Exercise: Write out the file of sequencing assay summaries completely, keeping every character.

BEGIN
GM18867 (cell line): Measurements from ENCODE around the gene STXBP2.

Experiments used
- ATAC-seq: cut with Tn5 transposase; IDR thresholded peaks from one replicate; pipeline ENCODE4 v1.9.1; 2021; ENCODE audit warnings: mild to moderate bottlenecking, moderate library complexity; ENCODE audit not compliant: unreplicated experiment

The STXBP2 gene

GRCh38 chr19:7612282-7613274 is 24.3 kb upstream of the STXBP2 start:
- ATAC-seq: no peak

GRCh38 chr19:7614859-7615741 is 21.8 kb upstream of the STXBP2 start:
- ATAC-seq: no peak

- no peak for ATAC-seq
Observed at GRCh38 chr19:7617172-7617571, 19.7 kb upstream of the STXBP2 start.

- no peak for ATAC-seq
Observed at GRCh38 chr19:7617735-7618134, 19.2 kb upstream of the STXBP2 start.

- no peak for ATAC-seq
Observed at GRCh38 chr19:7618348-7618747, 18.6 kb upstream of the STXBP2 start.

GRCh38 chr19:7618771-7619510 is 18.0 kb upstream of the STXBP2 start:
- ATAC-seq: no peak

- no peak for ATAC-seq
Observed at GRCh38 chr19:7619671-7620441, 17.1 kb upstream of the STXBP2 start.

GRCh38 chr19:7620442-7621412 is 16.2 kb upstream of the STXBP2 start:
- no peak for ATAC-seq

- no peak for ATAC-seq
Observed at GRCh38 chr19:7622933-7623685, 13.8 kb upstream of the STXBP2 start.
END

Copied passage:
GM18867 (cell line): Measurements from ENCODE around the gene STXBP2.

Experiments used
- ATAC-seq: cut with Tn5 transposase; IDR thresholded peaks from one replicate; pipeline ENCODE4 v1.9.1; 2021; ENCODE audit warnings: mild to moderate bottlenecking, moderate library complexity; ENCODE audit not compliant: unreplicated experiment

The STXBP2 gene

GRCh38 chr19:7612282-7613274 is 24.3 kb upstream of the STXBP2 start:
- ATAC-seq: no peak

GRCh38 chr19:7614859-7615741 is 21.8 kb upstream of the STXBP2 start:
- ATAC-seq: no peak

- no peak for ATAC-seq
Observed at GRCh38 chr19:7617172-7617571, 19.7 kb upstream of the STXBP2 start.

- no peak for ATAC-seq
Observed at GRCh38 chr19:7617735-7618134, 19.2 kb upstream of the STXBP2 start.

- no peak for ATAC-seq
Observed at GRCh38 chr19:7618348-7618747, 18.6 kb upstream of the STXBP2 start.

GRCh38 chr19:7618771-7619510 is 18.0 kb upstream of the STXBP2 start:
- ATAC-seq: no peak

- no peak for ATAC-seq
Observed at GRCh38 chr19:7619671-7620441, 17.1 kb upstream of the STXBP2 start.

GRCh38 chr19:7620442-7621412 is 16.2 kb upstream of the STXBP2 start:
- no peak for ATAC-seq

- no peak for ATAC-seq
Observed at GRCh38 chr19:7622933-7623685, 13.8 kb upstream of the STXBP2 start.